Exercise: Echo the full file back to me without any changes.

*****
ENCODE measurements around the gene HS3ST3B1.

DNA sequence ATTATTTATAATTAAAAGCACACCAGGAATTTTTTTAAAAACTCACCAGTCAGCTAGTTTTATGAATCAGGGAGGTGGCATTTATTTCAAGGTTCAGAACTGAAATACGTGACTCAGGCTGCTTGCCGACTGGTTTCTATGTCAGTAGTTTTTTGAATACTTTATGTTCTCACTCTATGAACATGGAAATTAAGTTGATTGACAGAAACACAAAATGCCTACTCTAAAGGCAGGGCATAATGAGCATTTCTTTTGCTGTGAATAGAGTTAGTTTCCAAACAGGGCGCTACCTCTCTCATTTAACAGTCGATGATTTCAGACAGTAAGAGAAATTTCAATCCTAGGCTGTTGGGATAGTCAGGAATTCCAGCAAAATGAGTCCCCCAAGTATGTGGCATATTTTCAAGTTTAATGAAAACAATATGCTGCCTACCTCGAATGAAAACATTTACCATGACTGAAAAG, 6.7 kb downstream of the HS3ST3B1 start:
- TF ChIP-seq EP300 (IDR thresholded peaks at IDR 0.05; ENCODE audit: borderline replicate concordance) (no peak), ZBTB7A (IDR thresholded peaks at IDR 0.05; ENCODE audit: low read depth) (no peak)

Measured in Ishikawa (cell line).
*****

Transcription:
ENCODE measurements around the gene HS3ST3B1.

DNA sequence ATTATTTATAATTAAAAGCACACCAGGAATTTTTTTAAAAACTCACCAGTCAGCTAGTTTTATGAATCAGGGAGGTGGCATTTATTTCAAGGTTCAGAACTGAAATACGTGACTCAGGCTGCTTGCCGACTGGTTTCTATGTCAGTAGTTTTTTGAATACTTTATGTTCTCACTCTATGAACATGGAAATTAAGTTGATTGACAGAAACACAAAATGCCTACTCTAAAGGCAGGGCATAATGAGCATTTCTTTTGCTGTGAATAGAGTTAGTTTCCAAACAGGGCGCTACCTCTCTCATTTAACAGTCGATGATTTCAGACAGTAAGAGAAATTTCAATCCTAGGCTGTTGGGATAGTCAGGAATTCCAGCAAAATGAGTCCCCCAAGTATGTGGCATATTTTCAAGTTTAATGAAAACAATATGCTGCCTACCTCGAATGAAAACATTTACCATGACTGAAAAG, 6.7 kb downstream of the HS3ST3B1 start:
- TF ChIP-seq EP300 (IDR thresholded peaks at IDR 0.05; ENCODE audit: borderline replicate concordance) (no peak), ZBTB7A (IDR thresholded peaks at IDR 0.05; ENCODE audit: low read depth) (no peak)

Measured in Ishikawa (cell line).